Beautifully written article, the bookend analogy that you made was so true and well described. You’re obviously a very smart woman and a loving mother. I would say that it’s perfectly natural to wonder all of those things, even if you may never know the answer. She may be the other side of the coin, but you were the one who made the change. A change in his life, and your life. Enjoy eachother, I know you do.

Maggie April 30, 2010, 4:54 PM

Anon, Valid question. And Amber nailed the answer perfectly. My son loves his biological mom and misses her very much. And while I harbor some anger over her actions (and inactions), I love and respect her, too. My son has room in his heart to love both of us… and I think that’s the way it should be.

Anonymous May 1, 2010, 4:43 AM

I too had an adoptive dad, (biological mom) and wonder every day about the bio. dad. (unknown name date rape case). Was he really a monster or just a drunk college student? Would he have wanted to know I exist?

Then there’s my husband who was forced by family to give up his son for adoption since they felt he was too young to handle it and it sent him into a twenty year spiral of depression. He thought about his son every day. And only when he found him, did his depression lift but he aches that he missed watching his now adult baby grow up. His son does show some anger and attachment issues and we wonder if the adoption played a role.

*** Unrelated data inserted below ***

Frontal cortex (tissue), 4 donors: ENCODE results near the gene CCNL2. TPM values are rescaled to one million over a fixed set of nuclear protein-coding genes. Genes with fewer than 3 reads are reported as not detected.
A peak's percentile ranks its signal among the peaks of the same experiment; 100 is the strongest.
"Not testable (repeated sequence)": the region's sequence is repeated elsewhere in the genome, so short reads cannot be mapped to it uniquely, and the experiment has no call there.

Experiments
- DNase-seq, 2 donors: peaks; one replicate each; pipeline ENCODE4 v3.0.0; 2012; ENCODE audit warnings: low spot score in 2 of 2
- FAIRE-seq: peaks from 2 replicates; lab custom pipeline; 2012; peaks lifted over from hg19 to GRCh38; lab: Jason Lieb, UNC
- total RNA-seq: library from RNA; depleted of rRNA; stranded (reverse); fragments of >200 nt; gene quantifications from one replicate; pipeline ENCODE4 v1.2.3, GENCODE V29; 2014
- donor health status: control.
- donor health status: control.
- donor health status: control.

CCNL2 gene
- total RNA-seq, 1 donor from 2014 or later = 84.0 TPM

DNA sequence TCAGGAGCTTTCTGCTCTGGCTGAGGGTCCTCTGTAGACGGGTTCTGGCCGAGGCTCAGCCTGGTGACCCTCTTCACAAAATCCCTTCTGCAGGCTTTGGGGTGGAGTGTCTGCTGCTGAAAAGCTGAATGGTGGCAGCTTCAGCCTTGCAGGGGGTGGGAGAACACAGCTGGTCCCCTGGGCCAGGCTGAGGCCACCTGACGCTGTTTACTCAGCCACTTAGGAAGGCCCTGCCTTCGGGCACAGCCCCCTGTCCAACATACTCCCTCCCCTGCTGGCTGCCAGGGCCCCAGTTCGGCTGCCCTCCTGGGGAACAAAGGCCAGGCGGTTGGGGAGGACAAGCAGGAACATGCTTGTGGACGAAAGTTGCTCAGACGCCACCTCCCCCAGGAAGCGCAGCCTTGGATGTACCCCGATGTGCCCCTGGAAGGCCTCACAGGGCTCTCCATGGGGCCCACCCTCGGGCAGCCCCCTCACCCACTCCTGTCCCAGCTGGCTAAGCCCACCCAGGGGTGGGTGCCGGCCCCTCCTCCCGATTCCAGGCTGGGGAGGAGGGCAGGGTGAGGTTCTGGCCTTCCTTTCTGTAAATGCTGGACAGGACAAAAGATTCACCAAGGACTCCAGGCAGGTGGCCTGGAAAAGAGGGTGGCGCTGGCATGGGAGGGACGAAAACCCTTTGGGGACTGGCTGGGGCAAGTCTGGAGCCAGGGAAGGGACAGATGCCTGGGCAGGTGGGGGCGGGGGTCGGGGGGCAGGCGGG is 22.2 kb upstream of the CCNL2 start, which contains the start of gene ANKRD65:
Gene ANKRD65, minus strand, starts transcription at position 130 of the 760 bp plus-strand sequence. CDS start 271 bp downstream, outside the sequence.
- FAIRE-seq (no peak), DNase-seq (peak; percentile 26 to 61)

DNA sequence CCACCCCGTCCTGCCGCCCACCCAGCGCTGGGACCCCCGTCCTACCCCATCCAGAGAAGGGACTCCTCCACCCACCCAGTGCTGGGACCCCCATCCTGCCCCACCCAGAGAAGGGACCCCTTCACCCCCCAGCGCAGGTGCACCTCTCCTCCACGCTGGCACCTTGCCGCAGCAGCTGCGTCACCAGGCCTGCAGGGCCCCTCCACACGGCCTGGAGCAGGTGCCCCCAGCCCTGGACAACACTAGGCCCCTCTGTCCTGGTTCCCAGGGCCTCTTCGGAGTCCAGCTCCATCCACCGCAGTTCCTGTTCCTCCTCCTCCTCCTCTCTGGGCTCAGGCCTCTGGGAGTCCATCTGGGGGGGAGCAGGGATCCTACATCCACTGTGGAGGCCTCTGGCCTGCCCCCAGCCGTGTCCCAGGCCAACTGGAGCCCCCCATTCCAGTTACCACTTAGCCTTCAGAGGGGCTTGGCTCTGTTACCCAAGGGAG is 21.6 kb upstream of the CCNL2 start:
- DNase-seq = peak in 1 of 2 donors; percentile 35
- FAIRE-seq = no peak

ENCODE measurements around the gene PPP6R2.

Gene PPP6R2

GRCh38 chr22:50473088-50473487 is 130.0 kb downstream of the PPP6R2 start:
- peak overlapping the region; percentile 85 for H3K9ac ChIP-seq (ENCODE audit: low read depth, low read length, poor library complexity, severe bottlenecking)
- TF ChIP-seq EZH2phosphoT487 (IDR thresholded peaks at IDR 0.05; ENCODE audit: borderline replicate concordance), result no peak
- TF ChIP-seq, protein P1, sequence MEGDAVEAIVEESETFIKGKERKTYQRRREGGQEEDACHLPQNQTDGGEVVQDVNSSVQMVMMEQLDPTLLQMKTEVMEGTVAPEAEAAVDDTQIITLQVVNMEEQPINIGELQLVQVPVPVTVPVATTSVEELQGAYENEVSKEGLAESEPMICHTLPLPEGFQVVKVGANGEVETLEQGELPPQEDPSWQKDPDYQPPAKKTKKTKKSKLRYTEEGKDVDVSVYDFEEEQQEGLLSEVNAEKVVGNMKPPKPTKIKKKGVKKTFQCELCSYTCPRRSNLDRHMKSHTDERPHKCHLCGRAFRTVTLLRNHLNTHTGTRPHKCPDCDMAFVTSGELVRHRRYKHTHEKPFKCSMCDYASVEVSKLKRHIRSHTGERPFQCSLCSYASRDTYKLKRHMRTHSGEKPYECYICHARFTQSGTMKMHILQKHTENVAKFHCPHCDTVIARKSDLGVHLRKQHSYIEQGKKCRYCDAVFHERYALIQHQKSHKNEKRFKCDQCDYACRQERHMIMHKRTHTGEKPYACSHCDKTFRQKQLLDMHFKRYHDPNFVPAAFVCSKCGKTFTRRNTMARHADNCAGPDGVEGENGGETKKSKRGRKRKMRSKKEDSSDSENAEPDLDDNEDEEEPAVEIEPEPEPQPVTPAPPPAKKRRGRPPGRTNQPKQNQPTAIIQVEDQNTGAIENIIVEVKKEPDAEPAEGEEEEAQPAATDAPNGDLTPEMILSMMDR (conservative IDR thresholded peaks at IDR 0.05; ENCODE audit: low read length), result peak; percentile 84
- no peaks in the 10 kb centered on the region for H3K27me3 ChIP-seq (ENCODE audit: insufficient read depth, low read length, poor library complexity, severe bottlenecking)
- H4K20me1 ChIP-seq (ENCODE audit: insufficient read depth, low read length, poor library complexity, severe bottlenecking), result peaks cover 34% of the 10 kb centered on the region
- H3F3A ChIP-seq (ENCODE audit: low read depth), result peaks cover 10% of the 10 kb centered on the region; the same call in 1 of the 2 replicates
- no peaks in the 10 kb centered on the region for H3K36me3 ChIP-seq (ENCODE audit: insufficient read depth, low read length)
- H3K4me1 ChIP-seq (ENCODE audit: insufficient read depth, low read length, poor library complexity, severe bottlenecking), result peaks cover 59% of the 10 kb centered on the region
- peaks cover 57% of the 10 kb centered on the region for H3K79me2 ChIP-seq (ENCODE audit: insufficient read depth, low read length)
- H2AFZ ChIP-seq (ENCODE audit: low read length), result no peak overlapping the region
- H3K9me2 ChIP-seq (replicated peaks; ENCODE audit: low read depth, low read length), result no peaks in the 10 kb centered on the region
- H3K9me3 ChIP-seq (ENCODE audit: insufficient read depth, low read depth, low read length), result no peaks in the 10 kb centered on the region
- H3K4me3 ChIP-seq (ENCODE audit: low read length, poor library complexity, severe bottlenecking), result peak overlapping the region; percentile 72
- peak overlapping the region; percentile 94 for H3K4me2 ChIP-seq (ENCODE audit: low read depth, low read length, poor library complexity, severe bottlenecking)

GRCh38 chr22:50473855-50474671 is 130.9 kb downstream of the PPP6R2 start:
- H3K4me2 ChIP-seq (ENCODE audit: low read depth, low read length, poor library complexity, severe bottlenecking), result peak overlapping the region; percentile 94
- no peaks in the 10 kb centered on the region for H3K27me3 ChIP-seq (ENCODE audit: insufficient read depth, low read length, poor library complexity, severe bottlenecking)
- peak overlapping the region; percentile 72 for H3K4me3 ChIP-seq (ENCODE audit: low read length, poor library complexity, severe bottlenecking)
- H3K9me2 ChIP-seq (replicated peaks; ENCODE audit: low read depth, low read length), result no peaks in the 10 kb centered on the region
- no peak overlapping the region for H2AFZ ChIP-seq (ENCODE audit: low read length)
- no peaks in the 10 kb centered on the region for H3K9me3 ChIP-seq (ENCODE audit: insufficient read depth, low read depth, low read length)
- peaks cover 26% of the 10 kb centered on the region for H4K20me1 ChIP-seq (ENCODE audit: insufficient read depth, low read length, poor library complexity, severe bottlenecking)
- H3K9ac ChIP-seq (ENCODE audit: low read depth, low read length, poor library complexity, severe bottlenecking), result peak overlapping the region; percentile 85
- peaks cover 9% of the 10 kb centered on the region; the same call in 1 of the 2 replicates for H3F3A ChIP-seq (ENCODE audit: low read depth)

I think about my teenage cousin who was adopted since her bio. mom had drug issues and couldn’t handle it. Two days ago, her adopted mom died of cancer leaving her to lose a mom twice. What is going to be the repercussions of losing so many people at such a young age.

While I think adoption is necessary, I also feel that if there is any hope to keep biological ties there, even if at a distance, it will help the emotional attachment issues that most of these adoptive children deal with.

Ten Tees January 8, 2011, 4:16 PM

Good site! Good and fun reading. I’ve got a small observation to offer about funny t-shirts.